Clamp downs on the Sale of Liquor won’t work

“Helen Clark pledged to take action to stop the proliferation of liquor outlets, which had increased from 6295 in 1989 when the Sale of Liquor Act came into force to 14,970 this year. She was also adamant that law enforcement should be left to the police.” source NZHerald

How long till they introduce complete prohibition to appease the knee jerk reactionaries?  The supply of alcohol is governed by a piece of legislation called appropriately enough, The Sale of Liquor Act 1989.  Local Government controls the granting of Licenses under the Act.

This means there is already legislation and controlling bodies determining who can sell alcohol and where the sale of liquor takes place.  So this is more empty legislation.  A reaction to the rumblings of discontent over the violent crime stats.  Instead of giving meaningful funding to law enforcement.

I happen to live in one of the few “trust” areas remaining in the country. 

“The idea behind Licensing Trusts came from Scotland.  Scotland’s philosophy was that alcohol could be sold with care and responsibility, with the well-being of the community in mind, through a charitable organisation whose profits flowed back to the community.  This idea was embraced by New Zealand in the 1940s.

New Zealand Licensing Trusts such as The Trusts have authority, vested by the community, to retain influence over the sale of liquor in their area.  This means that only they can establish and own hotels, taverns and ‘off licences’.  (They do not control liquor licences in their areas.  These are provided by local authorities).” source TheTrusts website

I cannot go to the supermarket and purchase a bottle of wine with my groceries. 

The Trust diverts profits from the sale of liquor and gaming back into the community via applications for funding from various community groups and over the last 4 years they have given each household in the community, a free smoke alarm, a free first aid kit, a free fire extinguisher and a free rechargeable torch.   Because of the Trust, the car seat we got for the Pipi Princess, cost $25, brand new.  The Waitakere and Portage licensing Trust, own and operate, restaurants, taverns and off licences, they have around 38 licences to sell liquor in the West Auckland Area. They don’t control the issue of Liquor Licensing, that is done by local government.  There are, according to the Trust website, approximately 280 licences to sell liquor and for gaming held by other organisations like Returned Services Associations, sports clubs, events organisations and wine makers.

So the sale of liquor in my area IS tightly controlled already.  It doesn’t prevent under age drinkers, crime or alcohol related crashes.  All it does mean, is that in order to buy alcohol, I have to drive a little further.  Or, I could just stop somewhere on my way home.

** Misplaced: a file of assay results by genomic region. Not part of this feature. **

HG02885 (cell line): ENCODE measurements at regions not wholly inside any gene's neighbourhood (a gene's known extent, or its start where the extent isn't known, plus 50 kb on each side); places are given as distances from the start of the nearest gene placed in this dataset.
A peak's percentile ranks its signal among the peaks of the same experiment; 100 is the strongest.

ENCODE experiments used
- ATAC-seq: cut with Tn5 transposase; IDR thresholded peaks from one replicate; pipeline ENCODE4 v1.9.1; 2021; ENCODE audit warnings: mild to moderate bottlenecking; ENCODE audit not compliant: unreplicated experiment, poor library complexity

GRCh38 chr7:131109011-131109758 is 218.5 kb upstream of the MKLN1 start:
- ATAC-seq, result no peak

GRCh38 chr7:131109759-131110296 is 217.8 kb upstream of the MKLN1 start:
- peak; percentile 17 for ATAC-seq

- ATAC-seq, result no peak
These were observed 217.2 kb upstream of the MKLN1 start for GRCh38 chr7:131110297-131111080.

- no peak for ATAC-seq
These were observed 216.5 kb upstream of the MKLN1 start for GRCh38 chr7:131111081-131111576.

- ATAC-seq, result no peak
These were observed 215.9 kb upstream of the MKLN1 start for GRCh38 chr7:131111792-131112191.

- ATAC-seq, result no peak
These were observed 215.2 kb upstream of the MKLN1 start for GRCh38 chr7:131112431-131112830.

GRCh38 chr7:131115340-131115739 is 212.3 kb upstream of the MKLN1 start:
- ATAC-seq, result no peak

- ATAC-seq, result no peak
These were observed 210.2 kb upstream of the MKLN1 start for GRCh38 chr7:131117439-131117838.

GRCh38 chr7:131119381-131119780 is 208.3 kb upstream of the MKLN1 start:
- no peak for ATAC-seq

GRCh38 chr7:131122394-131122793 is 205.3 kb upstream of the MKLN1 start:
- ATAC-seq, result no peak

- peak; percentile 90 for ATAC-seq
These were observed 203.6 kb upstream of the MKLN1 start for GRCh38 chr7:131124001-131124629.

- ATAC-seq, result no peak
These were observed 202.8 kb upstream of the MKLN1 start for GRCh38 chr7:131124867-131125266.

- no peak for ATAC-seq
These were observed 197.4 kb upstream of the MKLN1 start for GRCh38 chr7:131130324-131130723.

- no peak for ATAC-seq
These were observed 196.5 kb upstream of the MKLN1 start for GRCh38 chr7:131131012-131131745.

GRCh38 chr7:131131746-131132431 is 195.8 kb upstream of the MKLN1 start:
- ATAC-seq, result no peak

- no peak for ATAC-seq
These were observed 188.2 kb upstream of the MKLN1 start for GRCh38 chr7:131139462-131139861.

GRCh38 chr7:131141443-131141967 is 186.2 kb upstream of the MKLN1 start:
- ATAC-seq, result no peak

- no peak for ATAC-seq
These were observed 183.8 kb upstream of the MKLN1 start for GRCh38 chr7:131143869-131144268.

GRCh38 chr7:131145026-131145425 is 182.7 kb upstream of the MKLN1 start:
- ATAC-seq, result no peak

Police Inspector Rob Abbot rightly points out in a news story this morning, that even the Government departments are at odds with the messages they advertise;

“One department stresses a message of care that says, “It’s not what we drink, it’s how we drink”. But another department seems to have the message that it’s all right to get as drunk as you like as long as you have a sober driver.”source NZHerald.

And then we have this sort of attitude, from the late Lance Duff who killed himself and two friends at 3:45am on Christmas Eve 2006, during a high speed pursuit in Auckland City.He reportedly told one officer he and his friends never stopped for police and “I don’t care if I kill myself running from you guys, and my mates are the same”.  Lance aged 16, was under his age limit on alcohol with 11 mg when he died, but had been smoking Cannabis.  He was driving on a Learners Licence and died at age 16, exiting the NorthWestern Motor Way at a speed in excess of 200 KPH, having extinguished his lights to evade Police.  The pursuit lasted 2 minutes and 35 seconds, Police were 400 metres behind.

Sylvia Freeman mother of Cheyenne Freeman, also killed in the crash, blames the Police and Duff equally for the loss of her daughter.

Legislation is not going to change a thing.  I wrote about attitude and personal responsibility last week.  The Government just wants to be seen to be doing something because it’s an election year.

European nations have drinking ages of 18, 16, 14, or no age limit at all. On the other hand, local cultures often frown sternly upon public drunkenness and Drink Driving Laws are stiff.  They have a much healthier attitude to alcohol.  Proof in itself that prohibiting and limiting access to alcohol don’t work well.  Binge drinking amongst youth however is becoming a rising issue although not on a par with those of us outside Europe.

So ask yourself, why is binge drinking such an issue in NZ, Britain, Australia and the USA?  Could it be perhaps, a growing antipathy towards Authority by youth, coupled with a Nanny State mentality from adults who abdicate their personal responsibilities and lack the intestinal fortitude to control their children?


2 Responses to “Clamp downs on the Sale of Liquor won’t work”

  1. Mike Mincham Says:

    Ohh yea Cheyenne Freeman was a guy.

  2. check this out…

    this is mine…

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